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Will ODI cricket survive in the next 10-15 years?

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Last Updated on 1 year by Charbel Coorey

Cricket News: Will ODI cricket survive in the next 10-15 years? | Is ODI cricket dead? A look at the format in the cricket landscape


The crowds were low for Australia’s matches at the T20 World Cup. So, who could have possibly expected good turnouts for a random ODI series just days after the final?

England, less than ten days after winning the tournament, completed a meaningless three-match bilateral ODI series in another example of the saturated, unforgiving cricketing schedule. The series was not even part of the ODI Super League, which was brought in as an attempt to add context to a format often devoid of it.

Even then, one-dayers continue to be left in the wilderness amid the amount of T20 Internationals played, rise in T20 leagues and Test cricket.

Will ODI cricket survive? A look at what fans think

Just after Ben Stokes retired from ODIs to prolong his career, CricBlog took the opportunity to gather insights from fans on the future of cricket.

33.6% of respondents believe that ODI cricket will no longer be around by 2037. The key reason is the format struggles to deliver any real meaning in a saturated calendar. In fact, 58.1% of respondents believe that a reduction in T20 Internationals can help the 50-over game.

Cricket News: Will ODI cricket survive in the next 10-15 years? | Is ODI cricket dead? A look at the format in the cricket landscape

Other ways to revatilise the game in the eyes of fans is to have more wickets that seam and spin. Part of the attractiveness of the 2022 T20 World Cup was the battle between bat and ball. This needs to be replicated in ODI cricket where pitches are often flat.

Also, the move to have a new ball from each end has killed off reverse swing. The likes of Waqar Younis and Wasim Akram swinging the ball around corners in the death overs still makes highlight reels and Twitter timelines today in a world where it is difficult to remember the result of an ODI played a week ago.

Such changes may see fans grow fonder of the ODI format once again. Currently, over half of respondents (52.4%) would pick the one-day game as the format to drop to reduce scheduling pressures.

Players have questioned the relevancy and future of ODI cricket

After Stokes’ retirement, Australia Test opener Usman Khawaja claimed that ODI cricket is ‘dying a slow death’ because of T20s. He suggested a move towards 40 overs, but context is the need of the hour.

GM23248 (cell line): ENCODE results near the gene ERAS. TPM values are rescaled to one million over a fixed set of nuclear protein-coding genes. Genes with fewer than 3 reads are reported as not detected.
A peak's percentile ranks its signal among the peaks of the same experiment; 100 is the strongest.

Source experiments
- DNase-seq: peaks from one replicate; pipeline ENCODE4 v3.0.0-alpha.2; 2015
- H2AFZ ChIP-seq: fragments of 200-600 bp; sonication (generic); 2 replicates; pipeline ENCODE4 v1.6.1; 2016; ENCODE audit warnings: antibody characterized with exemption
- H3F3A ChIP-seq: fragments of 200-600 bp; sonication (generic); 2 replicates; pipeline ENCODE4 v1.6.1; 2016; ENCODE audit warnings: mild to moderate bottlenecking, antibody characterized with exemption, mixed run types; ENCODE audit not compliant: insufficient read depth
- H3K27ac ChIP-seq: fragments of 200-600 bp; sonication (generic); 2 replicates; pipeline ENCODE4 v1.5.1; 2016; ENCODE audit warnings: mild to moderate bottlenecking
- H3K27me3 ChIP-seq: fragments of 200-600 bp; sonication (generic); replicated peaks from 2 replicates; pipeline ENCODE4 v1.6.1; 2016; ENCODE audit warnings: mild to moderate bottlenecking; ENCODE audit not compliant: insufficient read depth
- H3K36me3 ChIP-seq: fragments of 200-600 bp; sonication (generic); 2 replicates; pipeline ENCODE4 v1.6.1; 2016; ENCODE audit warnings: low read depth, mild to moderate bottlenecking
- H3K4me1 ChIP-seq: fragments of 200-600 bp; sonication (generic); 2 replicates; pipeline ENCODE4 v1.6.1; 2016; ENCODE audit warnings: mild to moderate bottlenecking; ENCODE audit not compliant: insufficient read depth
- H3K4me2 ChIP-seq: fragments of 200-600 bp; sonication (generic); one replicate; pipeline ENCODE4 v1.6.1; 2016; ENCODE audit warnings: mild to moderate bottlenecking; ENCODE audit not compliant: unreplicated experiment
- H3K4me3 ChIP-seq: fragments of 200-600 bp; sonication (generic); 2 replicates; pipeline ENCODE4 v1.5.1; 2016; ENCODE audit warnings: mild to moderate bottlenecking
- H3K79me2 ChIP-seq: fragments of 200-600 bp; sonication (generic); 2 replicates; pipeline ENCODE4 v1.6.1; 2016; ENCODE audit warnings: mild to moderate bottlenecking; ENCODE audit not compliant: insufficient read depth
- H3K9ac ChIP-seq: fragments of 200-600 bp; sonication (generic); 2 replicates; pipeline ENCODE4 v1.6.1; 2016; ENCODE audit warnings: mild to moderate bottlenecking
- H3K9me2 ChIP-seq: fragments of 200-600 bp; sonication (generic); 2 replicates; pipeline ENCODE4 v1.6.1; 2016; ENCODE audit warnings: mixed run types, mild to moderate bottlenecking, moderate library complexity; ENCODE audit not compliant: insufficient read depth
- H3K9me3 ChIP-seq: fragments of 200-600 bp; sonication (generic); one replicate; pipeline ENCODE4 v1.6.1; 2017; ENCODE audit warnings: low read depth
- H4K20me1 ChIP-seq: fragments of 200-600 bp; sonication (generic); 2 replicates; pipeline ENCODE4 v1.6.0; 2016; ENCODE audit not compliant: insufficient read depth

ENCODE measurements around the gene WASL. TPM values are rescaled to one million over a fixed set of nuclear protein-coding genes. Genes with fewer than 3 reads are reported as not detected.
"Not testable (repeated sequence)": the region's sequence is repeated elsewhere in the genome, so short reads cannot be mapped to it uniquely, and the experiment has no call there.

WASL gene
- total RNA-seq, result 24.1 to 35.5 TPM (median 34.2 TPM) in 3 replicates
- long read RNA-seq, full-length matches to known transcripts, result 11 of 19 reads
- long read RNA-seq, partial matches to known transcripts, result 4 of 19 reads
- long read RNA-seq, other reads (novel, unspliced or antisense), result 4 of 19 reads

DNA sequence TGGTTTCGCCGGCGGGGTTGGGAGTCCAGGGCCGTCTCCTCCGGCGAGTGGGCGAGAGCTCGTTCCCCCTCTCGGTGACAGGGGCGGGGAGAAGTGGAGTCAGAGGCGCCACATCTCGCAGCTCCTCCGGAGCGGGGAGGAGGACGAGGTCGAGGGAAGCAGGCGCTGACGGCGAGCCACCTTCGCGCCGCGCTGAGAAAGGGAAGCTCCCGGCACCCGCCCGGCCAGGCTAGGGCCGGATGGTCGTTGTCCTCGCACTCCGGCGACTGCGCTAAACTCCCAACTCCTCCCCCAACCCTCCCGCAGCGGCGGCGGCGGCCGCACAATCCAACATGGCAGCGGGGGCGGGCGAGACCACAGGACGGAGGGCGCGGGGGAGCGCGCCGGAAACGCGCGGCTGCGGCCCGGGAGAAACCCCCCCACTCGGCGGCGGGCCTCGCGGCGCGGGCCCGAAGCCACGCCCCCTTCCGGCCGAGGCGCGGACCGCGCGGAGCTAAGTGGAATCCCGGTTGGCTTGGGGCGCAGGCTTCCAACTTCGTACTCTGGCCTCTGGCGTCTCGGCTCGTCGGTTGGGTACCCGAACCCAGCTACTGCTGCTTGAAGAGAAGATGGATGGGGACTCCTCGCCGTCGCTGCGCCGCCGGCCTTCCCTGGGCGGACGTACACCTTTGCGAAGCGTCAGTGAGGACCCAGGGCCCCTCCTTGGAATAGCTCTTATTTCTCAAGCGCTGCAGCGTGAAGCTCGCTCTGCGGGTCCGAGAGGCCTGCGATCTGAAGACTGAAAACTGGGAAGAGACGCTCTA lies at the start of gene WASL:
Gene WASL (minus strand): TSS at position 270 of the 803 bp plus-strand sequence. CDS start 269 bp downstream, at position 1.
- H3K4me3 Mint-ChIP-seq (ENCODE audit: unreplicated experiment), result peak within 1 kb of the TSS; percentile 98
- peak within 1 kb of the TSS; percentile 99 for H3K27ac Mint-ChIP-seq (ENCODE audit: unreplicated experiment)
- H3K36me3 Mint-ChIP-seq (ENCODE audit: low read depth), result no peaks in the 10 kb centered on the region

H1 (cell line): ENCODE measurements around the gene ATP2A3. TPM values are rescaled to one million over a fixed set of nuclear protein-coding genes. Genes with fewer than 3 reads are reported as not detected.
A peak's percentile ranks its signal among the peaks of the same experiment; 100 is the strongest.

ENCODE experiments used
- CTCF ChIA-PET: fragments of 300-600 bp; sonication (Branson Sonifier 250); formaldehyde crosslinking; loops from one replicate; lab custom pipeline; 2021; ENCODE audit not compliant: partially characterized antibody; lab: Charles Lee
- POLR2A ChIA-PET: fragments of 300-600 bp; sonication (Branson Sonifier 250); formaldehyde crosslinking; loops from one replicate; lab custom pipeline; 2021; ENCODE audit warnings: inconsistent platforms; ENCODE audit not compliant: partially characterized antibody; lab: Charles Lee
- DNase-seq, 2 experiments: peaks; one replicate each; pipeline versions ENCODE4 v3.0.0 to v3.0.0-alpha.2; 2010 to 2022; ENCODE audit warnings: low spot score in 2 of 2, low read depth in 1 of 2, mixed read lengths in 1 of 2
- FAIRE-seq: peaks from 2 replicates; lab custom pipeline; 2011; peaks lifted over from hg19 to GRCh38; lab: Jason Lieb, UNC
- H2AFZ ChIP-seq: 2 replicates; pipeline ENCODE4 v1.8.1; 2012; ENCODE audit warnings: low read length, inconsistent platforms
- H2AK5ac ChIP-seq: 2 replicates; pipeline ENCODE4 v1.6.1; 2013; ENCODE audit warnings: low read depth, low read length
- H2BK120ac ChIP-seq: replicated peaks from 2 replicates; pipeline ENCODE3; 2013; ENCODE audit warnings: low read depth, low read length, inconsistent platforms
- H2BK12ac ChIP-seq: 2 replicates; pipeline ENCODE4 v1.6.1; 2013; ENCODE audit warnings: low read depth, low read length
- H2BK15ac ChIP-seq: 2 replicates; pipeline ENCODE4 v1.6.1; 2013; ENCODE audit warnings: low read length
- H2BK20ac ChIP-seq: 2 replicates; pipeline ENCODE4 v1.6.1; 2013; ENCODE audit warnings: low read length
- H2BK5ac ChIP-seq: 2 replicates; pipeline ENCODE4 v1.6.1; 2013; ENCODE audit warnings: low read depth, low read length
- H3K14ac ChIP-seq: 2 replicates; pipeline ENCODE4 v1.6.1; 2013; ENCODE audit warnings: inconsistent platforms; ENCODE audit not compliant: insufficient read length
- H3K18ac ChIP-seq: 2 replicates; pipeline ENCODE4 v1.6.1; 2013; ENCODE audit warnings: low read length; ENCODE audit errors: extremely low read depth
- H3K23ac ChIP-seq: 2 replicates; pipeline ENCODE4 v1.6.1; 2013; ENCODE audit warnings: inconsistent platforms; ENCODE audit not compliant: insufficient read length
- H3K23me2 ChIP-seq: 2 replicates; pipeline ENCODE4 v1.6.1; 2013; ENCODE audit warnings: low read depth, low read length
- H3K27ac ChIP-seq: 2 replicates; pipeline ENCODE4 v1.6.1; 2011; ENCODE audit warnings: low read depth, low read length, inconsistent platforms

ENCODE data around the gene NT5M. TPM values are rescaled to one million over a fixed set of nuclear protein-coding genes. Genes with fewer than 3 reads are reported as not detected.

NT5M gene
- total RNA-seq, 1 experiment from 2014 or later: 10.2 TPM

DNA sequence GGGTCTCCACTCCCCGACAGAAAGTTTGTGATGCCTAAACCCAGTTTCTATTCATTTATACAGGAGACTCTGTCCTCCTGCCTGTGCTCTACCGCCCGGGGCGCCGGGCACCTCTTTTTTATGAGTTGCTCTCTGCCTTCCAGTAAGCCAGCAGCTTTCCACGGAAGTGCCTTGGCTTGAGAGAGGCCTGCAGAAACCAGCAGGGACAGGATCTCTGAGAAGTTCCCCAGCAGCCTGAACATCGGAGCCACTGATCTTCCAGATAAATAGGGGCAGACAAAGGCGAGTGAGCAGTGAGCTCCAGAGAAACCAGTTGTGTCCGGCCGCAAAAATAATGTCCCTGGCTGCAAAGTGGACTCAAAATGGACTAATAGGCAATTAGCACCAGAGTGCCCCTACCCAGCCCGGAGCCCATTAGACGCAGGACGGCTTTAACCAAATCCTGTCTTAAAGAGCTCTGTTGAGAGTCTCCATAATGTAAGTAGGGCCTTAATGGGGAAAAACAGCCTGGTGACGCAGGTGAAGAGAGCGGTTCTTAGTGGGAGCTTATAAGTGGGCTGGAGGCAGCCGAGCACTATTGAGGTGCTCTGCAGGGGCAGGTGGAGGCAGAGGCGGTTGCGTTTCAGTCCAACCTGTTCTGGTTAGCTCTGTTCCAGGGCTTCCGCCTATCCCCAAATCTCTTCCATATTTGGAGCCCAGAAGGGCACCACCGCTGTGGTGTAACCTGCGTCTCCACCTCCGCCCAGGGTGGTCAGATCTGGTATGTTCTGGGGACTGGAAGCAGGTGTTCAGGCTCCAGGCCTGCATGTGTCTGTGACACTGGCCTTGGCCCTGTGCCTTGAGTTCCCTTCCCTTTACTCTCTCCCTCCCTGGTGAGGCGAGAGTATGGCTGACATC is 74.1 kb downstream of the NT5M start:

“50 overs is just that little bit too long now. Take out that little middle bit, you’d get to 25 overs and you’d look up and ‘oh crap, there’s only 15 overs left, let’s go again’,” he said to ABC Sport.

England all-rounder Moeen Ali echoed those thoughts, with action needed to be taken to keep the format alive.

“At the moment it’s not sustainable in my opinion,” said Moeen in August.

“Something has to be done because I fear losing the 50-over format in a couple of years because it’s almost like the long, boring one, if that makes sense. It’s almost like you’ve got T20s, you’ve got the Test matches which are great and then the 50 overs is just in the middle – there’s no importance given to it at the moment.”

Others including R Ashwin have also had their say. Trent Boult gave up his New Zealand contract to play in more leagues. With the 2023-2027 Future Tours Programme containing 281 ODIs in the next five years, we may see a situation where a number of multiple-format players decide on whether they still wish to compete in 50-over cricket after the 2023 World Cup in India.

Charbel Coorey
Charbel Cooreyhttps://cricblog.net
Charbel is the owner & founder of cricblog.net, based in Sydney, Australia. He started the website to fulfill his love for the game of cricket. Charbel has also been featured on other publications including OP India, Times of India, and The Roar, among others. For any story tips or questions, you can contact Charbel at charbelcoorey@cricblog.net.

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